Its been over fifteen years that he has superannuated. Arun lived with his wife, son, daughter-in-law and grandson in Ballygunge. Now he is old and weak and seldom ventures outside alone. Most of his time is spent at home lazing around and playing with his grandson after he returnes home from school. He often thinks about his youthful days when he and his pal Biren meet at the maidan (grounds) every Saturday evening. Arun’s office was near his house and Biren’s was in Shyambazaar. Every Saturday after office hours they boarded a tram to Esplanade, meet and from there walked down to the maidan(grounds) and sat and chatted for hours. They were friends from school days and were both interested in varied topics. Their animated discussions would range from literature, politics, sports, cinema and mundane everyday life. Even after their marriage they continued their meetings although it gradually decreased to once or twice a month. It became even rarer with time as their families grew and they aged. Now they mostly communicated through post and telephone.
After a long time today Arun felt like visiting their meeting ground. He felt Biren would also be there waiting for him. Curzon Park was no longer as beautiful as before since a tram depot has been built inside its confines. Evening has descended and the shadows grew larger. There was a great hustle and bustle on the streets as commuters were busy returning home. Since metro railway’s existence the trams have changed its routes. Its tracks no longer went past the beautiful lines of trees in the maidan and now travelled through the concrete jungles of a crowded Kidderpore and Kalighat.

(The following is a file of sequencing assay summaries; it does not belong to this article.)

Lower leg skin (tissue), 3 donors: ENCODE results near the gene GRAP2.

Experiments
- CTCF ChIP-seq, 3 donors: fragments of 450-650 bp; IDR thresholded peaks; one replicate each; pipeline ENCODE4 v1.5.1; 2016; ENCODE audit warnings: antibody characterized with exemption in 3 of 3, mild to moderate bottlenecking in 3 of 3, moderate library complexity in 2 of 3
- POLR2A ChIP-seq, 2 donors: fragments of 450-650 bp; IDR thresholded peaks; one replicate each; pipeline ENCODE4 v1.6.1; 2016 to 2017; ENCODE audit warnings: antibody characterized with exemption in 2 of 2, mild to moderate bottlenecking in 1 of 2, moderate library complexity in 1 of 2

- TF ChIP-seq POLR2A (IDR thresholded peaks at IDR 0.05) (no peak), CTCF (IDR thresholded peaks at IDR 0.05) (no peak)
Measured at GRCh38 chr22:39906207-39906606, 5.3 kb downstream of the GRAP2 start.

It was past seven now and darkness has descended all around . Arun kept waiting at the Curzon Park for his friend. All sorts of hawkers gathered to sell their edibles which ranged from fruits to sweetmeats, toffees to ” jhal muri’ (puffed rice) and peanuts. Lovers were sitting on the lawns or beneath the trees . The place has taken the shape of a shady joint he thought. As hours flew by the crowd became thinner. He sat there waiting for his friend to turn up. It was at eleven that the last tram which left for Ballygunge went passed him chiming its bell. He looked around but still there was no trace of his friend. The whole area bore a deserted and eerie look. It was high time he made a move towards home. He felt depressed and betrayed that his presumptions went wrong. Biren was unseen. There was a solitary cab standing nearby and he thought it wise to avail that to travel back home. He wondered whether he waited for his friend at the wrong place. Maybe, who knows he may have boarded the last tram to his house and on reaching not found him there. Many a times in the past they slept over at each other’s place.
When he finally reached home he found the last tram standing near their stop. He quickly paid off the taxi driver and went inside. Everyone was anxious and his wife asked, “Where have you been so long ? We were all so worried .”
“Did anyone come to visit me during my absence?”, he countered back and was met with a denial. He had his dinner and went to bed upset that night. He dreamt he was walking through a mountainous road and there were many tunnels he had to pass through. At the end of each tunnel there was light. At last he entered a long dark tunnel and he walked on and on until he finally saw a faint light at the other end. He was jubilant but as he walked on towards the light it didn’t grow bigger or brighter. He was so weary by now that he couldn’t carry on further. He sat down to rest and soon fell asleep.
That morning when he woke up it was already nine o’clock. His wife came in with a cup of tea and as she left the room the telephone which lay beside him on a table rang aloud . He picked up the receiver and was greeted by Biren’s son at the other end.
“Uncle ,I have a sad news . My father passed away last night,” he murmured. “For a few days he had been talking about you a lot and wanted to see you.” Arun couldn’t reply back. Maybe that man in his dreams was his friend Biren and not him after all.